Mentioned in detail are: Unsaturated esters, for example, acrylic and methacrylic acid esters of multivalent alicyclic and cyclic polyols, as well as aromatic hydroxyl compounds, such as, ethylene diacrylate, diethylene glycol diacrylate, glycerol diacrylate and triacrylate, 1,3-propanediol dimethacrylate, 1,2,4-butanetriol trimethacrylate, 1,5-pentanediol diemthacrylate, pentaerythritol tetramethyacrylate, trimethylolpropane trimethacrylate, 1,4-cyclohexanediol diacrylate, 1,4-hydroquinone dimethacrylate or the bis-acrylates and bis-methacrylates of bis-phenol A, its alkoxylated derivatives and those obtained through reaction with epichlorohydrin, such as tetra-alkoxylated bis-phenol A diacrylate and the bis-acrylates and bis-methacrylates or polyethylene glycols with a molecular weight of 200-500. Unsaturated amides, for example, methylene-bis-acrylamide, methylene-bis-methacrylamide, ethylene-bis-methyacrylamide, 1,6-hexamethylene-bis-acrylamide, diethylenetriamine-tris-methacylamide, bis(γ-methacrylamidopropoxy)-ethane, β-methacrylamidoethyl methacrylate, N-(β-hydroxyethyl)-β-(methacrylamido-ethyl acrylate and N,N-bis-(β-methacrylyloxyethyl) acrylamide; vinyl esters, for example, divinyl succinate, divinyl adipate, divinyl phthalate, divinyl terephthalate, divinylbenzene-1,3-disulfonate and divinylbutane-1,4-disulfonate; unsaturated aldehydes, for example, sorbaldehyde (hexadienal).
Also suitable are the esters and amides of α-methylenecarboxylic acids and substituted α-methylenecarboxylic acids and polyols and polyamides, in which the molecular chain between the hydroxyl or amino groups consists only of carbon atoms or of carbon atoms with hetero atoms introduced between.
These polymerizable compounds are multifunctional, but the corresponding monofunctional compounds also can be used.
Suitable photopolymerizable substances in the same sense are epoxy acrylate oligomers as well as aliphatic polyester/urethane acrylates and oligomeric reaction products of multifunctional arcylates or methyacrylates with, for example, hydrogen sulfide.
Preferred within the scope of the invention, however, are monomers which contain salt-forming groups, such as reaction products of photopolymerizable glycidyl-group-containing compounds with carboxylic acids or their derivatives, multivalent alcohols or phenols, as well as aromatic carboxylic acids containing hydroxyl groups, especially phthalic acid, pyromellitic acid, bisphenol A, as well as its reaction products with epichlorohydrin, hydroxybenzoic acid, for example, di-(3-methacryloxy-2-hydroxypropyl) and di-(3-acryloxy-2-hydroxypropyl) ethers of bisphenol A, mono-2-methacryloyloxyethyl phthalate, di-2-methacryloyloxyethyl pyromellitate, mono-2-methacyloyloxy-2-hydroxypropyl hydroxybenzoate.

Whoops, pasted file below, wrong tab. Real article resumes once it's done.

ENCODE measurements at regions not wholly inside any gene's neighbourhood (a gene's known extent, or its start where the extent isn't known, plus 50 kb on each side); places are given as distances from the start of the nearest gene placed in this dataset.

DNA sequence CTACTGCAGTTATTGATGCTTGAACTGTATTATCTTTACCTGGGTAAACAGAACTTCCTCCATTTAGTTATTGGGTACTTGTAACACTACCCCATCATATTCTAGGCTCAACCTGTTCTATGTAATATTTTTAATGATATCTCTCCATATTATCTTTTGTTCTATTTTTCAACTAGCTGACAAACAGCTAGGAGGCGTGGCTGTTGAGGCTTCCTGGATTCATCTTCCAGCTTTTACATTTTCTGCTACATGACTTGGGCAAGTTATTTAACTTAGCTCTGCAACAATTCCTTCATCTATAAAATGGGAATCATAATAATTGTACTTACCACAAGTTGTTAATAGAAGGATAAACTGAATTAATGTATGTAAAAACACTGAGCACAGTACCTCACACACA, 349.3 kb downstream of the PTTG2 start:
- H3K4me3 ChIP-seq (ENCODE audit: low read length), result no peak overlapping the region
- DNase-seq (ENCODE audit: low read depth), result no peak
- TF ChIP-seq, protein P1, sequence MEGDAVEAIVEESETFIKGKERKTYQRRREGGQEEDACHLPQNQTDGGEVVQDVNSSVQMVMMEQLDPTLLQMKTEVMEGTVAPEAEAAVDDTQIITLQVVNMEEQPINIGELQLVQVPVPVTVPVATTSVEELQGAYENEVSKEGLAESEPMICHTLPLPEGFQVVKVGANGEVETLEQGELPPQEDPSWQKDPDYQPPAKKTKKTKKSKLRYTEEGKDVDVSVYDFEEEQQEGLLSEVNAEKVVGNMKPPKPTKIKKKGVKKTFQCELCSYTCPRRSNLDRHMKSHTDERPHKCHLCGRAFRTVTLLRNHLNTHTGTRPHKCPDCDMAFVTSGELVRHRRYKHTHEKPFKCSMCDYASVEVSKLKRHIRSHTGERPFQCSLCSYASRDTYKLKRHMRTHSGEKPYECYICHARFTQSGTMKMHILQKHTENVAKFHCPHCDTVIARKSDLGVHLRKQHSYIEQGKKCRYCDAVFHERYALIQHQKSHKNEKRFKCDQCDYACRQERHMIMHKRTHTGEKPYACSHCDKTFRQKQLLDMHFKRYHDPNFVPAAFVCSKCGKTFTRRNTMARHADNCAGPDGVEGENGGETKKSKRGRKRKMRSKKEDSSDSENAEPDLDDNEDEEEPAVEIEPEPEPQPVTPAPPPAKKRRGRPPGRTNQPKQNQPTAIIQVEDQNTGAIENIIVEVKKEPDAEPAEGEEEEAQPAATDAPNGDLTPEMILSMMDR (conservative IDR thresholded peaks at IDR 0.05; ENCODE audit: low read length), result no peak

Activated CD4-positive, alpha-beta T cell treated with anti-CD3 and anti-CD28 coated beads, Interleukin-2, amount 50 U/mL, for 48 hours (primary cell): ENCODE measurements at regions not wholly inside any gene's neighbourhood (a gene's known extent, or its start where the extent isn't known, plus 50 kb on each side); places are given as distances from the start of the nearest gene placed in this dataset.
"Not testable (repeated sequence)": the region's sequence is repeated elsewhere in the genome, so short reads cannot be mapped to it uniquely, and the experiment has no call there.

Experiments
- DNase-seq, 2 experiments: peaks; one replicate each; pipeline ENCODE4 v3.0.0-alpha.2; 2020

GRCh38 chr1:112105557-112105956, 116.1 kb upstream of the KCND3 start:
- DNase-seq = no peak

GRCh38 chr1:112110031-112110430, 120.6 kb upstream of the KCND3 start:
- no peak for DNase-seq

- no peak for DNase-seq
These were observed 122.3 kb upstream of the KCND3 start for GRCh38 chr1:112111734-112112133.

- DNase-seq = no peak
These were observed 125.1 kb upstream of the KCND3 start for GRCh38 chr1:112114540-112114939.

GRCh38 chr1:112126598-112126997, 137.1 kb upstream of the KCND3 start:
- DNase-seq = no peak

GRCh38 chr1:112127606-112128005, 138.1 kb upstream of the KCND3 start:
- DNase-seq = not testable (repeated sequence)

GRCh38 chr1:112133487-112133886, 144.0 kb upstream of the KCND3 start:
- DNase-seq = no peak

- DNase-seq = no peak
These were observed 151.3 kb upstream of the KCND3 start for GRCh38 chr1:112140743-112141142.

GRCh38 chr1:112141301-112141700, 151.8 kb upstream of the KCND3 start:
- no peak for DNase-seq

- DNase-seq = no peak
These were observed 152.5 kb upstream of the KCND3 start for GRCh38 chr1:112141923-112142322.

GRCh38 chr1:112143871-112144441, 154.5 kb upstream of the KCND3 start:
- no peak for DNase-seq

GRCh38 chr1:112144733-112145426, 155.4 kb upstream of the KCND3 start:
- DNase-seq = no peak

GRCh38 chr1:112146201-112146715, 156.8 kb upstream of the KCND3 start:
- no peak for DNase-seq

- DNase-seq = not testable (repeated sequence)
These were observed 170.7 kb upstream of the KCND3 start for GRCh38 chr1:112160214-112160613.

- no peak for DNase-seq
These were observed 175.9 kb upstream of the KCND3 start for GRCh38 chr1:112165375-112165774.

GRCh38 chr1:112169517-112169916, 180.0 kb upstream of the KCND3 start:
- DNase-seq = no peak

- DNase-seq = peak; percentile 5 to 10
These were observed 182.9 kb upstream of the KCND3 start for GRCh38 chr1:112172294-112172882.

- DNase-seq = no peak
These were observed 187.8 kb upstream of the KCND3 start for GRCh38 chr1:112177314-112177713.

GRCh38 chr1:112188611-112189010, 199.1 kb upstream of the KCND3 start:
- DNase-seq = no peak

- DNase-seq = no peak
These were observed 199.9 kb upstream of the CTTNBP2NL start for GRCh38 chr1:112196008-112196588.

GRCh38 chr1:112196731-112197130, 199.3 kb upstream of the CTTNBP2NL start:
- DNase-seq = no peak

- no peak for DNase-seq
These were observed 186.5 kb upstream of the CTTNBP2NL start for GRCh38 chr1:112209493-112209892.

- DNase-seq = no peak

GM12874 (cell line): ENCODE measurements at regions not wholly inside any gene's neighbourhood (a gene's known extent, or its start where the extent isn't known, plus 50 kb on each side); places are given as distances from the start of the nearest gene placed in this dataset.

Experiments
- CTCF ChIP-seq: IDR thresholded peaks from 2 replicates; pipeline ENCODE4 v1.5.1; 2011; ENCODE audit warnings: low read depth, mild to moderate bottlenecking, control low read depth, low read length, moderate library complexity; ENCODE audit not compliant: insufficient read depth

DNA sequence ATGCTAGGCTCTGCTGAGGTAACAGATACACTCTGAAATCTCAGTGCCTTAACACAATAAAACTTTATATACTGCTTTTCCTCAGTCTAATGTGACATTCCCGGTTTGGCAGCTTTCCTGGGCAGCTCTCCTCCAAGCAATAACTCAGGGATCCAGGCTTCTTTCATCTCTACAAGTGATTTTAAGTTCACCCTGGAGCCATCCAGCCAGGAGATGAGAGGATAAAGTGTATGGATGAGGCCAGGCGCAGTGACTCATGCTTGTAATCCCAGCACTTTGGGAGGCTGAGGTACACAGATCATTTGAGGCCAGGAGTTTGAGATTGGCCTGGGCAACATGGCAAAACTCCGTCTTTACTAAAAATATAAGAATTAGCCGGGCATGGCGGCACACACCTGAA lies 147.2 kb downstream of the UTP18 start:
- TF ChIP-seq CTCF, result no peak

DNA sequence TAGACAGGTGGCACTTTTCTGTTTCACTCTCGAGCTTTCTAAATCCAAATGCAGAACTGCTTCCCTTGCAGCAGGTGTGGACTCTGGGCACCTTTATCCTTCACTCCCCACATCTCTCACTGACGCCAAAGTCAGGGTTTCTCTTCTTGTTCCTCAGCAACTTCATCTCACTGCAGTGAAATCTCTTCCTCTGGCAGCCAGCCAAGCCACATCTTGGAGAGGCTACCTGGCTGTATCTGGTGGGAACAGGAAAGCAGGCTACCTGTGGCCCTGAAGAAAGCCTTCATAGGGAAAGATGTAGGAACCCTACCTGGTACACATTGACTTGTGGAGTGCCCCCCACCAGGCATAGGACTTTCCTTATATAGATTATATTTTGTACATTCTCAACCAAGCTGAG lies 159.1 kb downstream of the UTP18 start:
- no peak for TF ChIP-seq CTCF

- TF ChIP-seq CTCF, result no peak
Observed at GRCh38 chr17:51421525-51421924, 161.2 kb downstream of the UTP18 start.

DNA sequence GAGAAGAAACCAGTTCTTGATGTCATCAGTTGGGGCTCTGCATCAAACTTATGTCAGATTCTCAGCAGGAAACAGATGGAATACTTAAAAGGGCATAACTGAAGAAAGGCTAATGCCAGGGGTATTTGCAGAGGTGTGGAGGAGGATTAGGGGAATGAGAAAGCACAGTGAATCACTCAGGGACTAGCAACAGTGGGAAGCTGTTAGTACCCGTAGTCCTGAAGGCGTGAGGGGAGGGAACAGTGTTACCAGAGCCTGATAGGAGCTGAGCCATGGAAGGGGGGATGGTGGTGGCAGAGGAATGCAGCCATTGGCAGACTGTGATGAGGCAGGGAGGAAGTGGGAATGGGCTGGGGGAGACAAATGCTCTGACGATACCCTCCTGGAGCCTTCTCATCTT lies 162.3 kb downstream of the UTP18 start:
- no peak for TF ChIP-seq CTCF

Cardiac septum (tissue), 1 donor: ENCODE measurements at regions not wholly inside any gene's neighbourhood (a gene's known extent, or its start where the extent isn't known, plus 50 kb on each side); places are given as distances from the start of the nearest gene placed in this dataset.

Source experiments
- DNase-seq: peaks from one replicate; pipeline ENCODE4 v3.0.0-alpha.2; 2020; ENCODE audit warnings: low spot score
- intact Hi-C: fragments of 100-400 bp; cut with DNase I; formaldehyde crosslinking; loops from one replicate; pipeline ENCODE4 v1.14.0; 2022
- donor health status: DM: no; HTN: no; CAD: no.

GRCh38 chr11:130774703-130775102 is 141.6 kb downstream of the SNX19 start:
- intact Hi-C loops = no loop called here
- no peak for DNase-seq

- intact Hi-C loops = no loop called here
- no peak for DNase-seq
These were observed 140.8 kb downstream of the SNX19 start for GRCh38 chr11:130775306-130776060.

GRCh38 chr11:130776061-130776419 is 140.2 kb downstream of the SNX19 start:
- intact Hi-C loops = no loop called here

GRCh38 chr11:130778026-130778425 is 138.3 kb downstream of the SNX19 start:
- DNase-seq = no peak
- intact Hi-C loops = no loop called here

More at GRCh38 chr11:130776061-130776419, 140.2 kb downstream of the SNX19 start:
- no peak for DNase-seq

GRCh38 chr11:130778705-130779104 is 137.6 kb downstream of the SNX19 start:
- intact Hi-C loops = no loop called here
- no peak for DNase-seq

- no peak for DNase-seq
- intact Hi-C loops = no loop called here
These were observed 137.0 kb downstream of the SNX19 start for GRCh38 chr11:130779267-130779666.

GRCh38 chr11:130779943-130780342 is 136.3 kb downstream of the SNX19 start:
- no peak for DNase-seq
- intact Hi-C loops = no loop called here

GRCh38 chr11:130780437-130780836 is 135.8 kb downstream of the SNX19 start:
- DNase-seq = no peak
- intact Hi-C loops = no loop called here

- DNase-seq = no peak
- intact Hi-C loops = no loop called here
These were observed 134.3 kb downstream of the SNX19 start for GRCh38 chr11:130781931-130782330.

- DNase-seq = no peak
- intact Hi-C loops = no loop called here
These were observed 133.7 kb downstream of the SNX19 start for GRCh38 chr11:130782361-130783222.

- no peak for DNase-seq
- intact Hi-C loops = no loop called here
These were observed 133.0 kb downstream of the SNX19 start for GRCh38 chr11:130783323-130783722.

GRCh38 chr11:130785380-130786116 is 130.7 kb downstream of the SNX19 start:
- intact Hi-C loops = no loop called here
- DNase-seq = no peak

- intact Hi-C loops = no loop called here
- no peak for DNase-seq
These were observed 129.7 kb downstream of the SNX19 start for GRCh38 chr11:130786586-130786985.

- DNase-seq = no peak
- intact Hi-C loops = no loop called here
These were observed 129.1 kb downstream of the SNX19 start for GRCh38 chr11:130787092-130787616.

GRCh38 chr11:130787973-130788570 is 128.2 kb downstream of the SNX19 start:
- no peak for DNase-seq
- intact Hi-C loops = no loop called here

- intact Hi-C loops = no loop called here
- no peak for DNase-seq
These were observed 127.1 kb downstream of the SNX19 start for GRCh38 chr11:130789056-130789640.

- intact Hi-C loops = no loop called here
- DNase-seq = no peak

The fraction by weight of monomers in the mixture, in general, amounts to about 10-80 weight-%, preferably 20-60 weight-% based on the total weight of the dried film.
As photopolymerization initiators, practically all compounds known for this purpose can be used. The photoinitiator system initiating the addition polymerization may contain one or several compound which either yield free radicals directly when they are activated by radiation, or after they are excited to do this by a sensitizer that is activated by the radiation. Mentioned as examples of suitables photoinitators or initiator systems are:
Vicinal ketaldonyl compounds and their derivatives, such as diacetyl, benzil, benzil dimethyl ketal; α-ketaldonyl alcohols, such as benzoin and pivaloin, acyloin ethers, such as benzoin ethyl and benzoin isopropyl ethers; α-hydrocarbon-substituted aromatic acyloin compounds, such as α-methylbenzoin, α-allylbenzoin and α-phenylbenzoin; multinuclear quinone compounds, such as 1,4-naphthoquinone and 9,10-phenanthrenequinone; a combination of hexaarylbisimidazoles and H donors, such as mercaptobenzoxazole, dimedone, polyoxyethylene, n-phenylglycine, triethanolamine, p-aminophenyl ketone; Michler's ketone and benzophenone, also in combination, as well as systems of substituted thioxanthones and tertiary amines.
Combinations of various types of initiators also are possible. Preferably, the concentration of the free radical forming photoinitiator system amounts to about 0.01-15 weight-% based on the total weight of the dried film.
Aside from the already-mentioned components, the photohardenable mixture may contain further additives, such as sensitizers, pigments, fillers, thermal stabilizers, oxygen trappers, UV absorbers, optical brighteners, antioxidants, casting aids or others.
The selection of the photopolymerizable compounds and optionally the not photohardenable plasticizing compounds should take place so that these components possess a high compatibility in the binder or mixture of binders used. In this case, clear films are obtained which do not lead to disturbing turbidities. In addition, the low-molecular-weight components capable of diffusing then have a smaller tendency to diffuse out of the films.
According to an especially preferred embodiment, photohardenable compounds and/or non photohardenable, plasticizing compounds, which likewise contain salt-forming groups, are used.
In this case, photohardenable materials can be processed in very thin films for the color proofing process on permanent supports, which, in general, presents difficulties, because the plasticizing components, on longer times of storage during the processing, easily diffuse out of thin films, especially the first film, which leads to fluctuations in sensitivity and quality of reproduction.